Stigma Around Opioids

Understanding Opioid Use Disorder and the stigma that it creates is a vital step in the recovery process. According to the American Psychological Association, “stigma is the shame or disgrace attached to something regarded as socially unacceptable, a mark of disgrace associated with a particular circumstance, quality, or person.”

Sometimes it’s easy to believe that opioid abuse is a personal problem and someone can simply stop the addictive behavior if they truly want to. But, this resulting stigma feeds into an individual’s shame and guilt, and might prevent them from seeking the tools they need for recovery.

The Center for Substance Abuse Treatment, a part of the Substance Abuse and Mental Health Services Administration, has released a few main points relating to substance abuse-related stigma:

  • “Addiction-related” stigma is a powerful, shame-based mark of disgrace and reproach.
  • Stigma is generated and perpetuated by prejudicial attitudes and beliefs.
  • Stigma promotes discrimination among individuals at risk for, experiencing, or in recovery from addiction, as well as individuals associated with them.
  • People with substance-abuse disorders and people in recovery are ostracized, discriminated against, and deprived of basic human rights.
  • Individuals who are stigmatized often internalize inappropriate attitudes and practices, making them part of their self-identity.

Why stigma matters

You may be familiar with the life-saving medication, Naloxone. “One barrier to widespread access to the medication…was the stigma around the word ‘overdose,’ writes Chris Elkin, senior writer and researcher for “Doctors believed patients would worry that the doctor didn’t trust them or considered them an addict if they prescribed it.”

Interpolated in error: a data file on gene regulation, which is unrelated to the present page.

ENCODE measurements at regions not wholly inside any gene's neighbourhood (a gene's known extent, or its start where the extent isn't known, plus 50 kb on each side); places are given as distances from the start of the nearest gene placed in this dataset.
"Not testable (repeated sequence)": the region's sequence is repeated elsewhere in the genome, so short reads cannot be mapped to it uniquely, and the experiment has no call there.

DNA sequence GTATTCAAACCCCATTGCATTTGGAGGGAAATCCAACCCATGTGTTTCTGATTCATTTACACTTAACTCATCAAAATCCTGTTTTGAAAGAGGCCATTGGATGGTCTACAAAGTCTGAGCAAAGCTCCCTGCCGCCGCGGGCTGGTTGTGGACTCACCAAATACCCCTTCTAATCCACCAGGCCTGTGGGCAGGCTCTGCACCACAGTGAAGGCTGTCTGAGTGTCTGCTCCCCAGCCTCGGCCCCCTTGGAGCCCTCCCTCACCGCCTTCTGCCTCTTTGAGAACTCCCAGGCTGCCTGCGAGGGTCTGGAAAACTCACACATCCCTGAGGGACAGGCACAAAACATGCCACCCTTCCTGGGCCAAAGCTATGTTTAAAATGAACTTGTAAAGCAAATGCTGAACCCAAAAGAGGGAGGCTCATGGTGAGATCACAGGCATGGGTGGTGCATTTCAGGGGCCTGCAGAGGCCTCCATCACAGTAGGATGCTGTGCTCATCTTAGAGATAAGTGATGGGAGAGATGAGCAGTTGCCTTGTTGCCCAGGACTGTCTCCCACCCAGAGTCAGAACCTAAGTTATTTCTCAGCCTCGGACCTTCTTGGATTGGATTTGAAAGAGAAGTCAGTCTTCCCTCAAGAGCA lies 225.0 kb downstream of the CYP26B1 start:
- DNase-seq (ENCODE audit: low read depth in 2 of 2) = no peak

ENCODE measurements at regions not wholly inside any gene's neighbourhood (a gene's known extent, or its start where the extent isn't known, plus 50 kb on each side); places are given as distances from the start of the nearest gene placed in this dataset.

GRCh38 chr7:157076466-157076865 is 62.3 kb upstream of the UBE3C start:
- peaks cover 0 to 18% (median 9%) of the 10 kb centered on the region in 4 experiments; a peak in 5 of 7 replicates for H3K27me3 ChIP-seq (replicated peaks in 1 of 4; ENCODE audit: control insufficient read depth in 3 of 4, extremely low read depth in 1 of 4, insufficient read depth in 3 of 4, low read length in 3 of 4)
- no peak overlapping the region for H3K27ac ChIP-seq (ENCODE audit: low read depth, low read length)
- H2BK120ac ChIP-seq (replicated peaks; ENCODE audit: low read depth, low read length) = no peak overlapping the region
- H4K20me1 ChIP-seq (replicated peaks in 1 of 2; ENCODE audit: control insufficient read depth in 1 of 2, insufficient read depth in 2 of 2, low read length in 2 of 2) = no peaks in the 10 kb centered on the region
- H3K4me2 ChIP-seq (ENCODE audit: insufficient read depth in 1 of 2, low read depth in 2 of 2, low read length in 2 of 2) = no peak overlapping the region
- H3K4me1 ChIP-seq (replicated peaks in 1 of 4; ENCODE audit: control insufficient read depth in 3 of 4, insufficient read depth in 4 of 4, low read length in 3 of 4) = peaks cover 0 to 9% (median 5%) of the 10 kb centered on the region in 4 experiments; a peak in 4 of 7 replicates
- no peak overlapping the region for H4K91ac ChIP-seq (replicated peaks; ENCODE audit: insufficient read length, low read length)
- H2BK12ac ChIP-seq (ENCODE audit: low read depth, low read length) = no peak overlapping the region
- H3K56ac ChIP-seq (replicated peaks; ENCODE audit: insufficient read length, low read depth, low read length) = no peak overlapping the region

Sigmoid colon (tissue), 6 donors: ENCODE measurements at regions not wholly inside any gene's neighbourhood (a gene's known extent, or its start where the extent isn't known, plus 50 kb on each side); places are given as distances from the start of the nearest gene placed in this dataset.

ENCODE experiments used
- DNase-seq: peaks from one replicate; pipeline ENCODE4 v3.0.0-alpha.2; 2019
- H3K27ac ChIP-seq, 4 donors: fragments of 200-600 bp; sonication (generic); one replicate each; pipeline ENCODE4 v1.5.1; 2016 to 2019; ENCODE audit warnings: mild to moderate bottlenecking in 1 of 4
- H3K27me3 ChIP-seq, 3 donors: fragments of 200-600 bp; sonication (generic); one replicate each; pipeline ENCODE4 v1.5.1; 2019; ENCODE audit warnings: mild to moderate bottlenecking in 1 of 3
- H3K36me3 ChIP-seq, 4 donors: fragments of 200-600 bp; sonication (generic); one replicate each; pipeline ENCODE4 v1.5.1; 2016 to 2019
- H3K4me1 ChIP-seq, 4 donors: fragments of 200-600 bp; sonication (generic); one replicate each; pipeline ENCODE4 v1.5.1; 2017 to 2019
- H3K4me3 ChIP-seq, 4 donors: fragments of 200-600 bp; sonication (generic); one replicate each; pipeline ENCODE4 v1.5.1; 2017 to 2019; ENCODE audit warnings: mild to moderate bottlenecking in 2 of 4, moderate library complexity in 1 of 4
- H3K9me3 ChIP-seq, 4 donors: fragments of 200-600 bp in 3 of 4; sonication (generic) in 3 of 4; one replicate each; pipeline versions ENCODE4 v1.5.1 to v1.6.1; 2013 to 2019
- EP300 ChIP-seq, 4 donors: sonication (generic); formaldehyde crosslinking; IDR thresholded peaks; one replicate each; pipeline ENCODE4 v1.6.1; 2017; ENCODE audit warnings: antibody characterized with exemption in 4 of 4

Think about how many lives could have been saved.

“People with substance use disorders and people in recovery are more likely to seek treatment and maintain sobriety when they develop social connections,” writes Elkin. “Isolation, discrimination and prejudice are obstacles to social inclusion.”

What can I do?


  • Opioid Use Disorder is a psychiatric disease and often requires an extensive recovery process.
  • Supporting a loved one is important to their recovery and helps to lessen the stigma they may feel.
  • Failure to keep sobriety or continuing abuse of opioids is not a reflection on the person’s character.
  • Recovery looks different for everyone and everyone is deserving of treatment.
  • Avoid hurtful language. Terms like “junkie” and “addict” only contribute to the stigma of OUD and other substance-use disorders.

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